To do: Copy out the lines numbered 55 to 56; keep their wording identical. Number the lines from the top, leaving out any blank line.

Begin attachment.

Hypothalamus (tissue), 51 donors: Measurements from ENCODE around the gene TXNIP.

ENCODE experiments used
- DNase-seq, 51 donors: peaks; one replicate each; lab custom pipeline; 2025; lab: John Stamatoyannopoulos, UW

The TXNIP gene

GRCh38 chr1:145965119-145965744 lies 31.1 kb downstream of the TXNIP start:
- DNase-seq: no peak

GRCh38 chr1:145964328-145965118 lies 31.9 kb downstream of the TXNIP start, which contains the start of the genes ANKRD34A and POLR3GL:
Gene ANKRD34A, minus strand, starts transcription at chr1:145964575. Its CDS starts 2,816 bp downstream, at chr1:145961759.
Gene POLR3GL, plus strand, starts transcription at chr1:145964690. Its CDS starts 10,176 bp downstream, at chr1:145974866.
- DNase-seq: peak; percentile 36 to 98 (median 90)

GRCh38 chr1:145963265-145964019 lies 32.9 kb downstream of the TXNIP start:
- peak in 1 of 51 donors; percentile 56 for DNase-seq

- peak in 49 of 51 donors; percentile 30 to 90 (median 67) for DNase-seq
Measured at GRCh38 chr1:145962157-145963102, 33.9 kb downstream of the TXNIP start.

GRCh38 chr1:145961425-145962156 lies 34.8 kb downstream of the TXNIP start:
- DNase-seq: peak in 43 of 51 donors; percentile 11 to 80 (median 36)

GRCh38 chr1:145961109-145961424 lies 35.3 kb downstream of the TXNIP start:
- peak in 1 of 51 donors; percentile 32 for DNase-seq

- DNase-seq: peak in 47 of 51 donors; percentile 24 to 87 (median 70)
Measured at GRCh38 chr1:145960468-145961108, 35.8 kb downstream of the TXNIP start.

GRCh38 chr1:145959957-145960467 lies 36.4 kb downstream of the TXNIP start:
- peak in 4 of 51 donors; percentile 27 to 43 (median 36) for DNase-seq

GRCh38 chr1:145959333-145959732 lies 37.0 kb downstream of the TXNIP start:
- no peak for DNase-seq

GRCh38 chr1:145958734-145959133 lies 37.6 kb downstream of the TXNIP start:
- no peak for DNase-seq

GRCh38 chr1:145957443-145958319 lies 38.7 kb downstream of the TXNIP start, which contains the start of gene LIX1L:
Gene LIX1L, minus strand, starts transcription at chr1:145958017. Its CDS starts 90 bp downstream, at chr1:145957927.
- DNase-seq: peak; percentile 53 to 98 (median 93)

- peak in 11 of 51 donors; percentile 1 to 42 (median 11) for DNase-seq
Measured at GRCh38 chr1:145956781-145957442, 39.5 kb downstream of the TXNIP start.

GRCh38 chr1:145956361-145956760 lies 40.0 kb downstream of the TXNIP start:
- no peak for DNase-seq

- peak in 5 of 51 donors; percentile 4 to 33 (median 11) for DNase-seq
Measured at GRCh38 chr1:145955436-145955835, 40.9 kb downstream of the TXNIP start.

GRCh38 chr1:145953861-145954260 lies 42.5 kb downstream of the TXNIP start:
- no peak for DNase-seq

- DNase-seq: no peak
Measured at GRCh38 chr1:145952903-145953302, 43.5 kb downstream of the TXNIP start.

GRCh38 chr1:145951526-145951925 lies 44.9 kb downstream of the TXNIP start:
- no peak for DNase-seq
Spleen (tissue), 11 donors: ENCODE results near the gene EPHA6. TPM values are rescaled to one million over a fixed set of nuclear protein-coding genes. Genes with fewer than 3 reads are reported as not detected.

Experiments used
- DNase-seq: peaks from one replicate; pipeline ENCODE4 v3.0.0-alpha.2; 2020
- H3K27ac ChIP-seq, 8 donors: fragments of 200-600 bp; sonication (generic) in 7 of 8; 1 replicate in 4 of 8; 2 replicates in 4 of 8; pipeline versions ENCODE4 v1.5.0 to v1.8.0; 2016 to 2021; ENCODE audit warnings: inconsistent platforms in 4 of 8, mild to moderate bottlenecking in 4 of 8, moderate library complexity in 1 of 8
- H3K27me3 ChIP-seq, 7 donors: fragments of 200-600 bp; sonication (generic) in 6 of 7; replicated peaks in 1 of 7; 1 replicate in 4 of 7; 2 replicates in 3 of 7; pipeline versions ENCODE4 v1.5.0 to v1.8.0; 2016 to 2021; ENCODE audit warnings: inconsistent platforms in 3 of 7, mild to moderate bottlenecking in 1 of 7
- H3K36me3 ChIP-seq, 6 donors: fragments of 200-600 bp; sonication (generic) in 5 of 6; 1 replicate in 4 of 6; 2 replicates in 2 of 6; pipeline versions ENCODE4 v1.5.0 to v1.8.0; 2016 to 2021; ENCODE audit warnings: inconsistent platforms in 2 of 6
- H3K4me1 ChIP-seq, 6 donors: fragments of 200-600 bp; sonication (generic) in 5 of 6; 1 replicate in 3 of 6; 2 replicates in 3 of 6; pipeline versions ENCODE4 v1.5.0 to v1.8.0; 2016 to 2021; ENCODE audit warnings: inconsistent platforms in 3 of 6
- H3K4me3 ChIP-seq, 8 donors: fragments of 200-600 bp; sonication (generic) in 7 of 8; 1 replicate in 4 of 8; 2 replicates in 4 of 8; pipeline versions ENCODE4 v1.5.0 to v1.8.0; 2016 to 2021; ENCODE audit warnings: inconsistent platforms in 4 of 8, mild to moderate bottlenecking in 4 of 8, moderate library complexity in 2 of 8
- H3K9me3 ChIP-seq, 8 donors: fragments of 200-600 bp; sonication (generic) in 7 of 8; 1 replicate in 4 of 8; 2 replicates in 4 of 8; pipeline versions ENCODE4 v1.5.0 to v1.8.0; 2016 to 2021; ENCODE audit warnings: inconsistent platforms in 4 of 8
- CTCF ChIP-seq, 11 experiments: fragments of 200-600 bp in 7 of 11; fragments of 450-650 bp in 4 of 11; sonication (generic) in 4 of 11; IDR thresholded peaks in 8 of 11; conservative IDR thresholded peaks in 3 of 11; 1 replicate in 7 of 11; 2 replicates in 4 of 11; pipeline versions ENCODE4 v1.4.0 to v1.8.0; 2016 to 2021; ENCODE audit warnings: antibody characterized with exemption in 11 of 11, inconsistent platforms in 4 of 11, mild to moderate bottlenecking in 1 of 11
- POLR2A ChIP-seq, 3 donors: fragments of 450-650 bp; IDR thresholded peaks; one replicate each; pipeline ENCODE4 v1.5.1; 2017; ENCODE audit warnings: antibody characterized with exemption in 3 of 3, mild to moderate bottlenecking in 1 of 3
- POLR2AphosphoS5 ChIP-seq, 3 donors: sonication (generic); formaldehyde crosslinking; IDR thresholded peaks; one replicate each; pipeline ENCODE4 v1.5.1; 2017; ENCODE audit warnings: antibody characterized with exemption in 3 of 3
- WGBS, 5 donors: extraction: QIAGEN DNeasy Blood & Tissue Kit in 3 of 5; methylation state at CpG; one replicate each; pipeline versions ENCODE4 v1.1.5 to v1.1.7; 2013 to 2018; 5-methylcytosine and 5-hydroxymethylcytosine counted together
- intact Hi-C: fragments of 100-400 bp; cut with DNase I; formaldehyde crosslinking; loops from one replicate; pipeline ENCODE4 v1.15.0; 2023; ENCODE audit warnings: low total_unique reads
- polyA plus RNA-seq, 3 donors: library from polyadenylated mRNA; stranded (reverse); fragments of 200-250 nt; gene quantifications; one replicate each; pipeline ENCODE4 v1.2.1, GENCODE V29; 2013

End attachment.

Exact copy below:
- intact Hi-C: fragments of 100-400 bp; cut with DNase I; formaldehyde crosslinking; loops from one replicate; pipeline ENCODE4 v1.15.0; 2023; ENCODE audit warnings: low total_unique reads
- polyA plus RNA-seq, 3 donors: library from polyadenylated mRNA; stranded (reverse); fragments of 200-250 nt; gene quantifications; one replicate each; pipeline ENCODE4 v1.2.1, GENCODE V29; 2013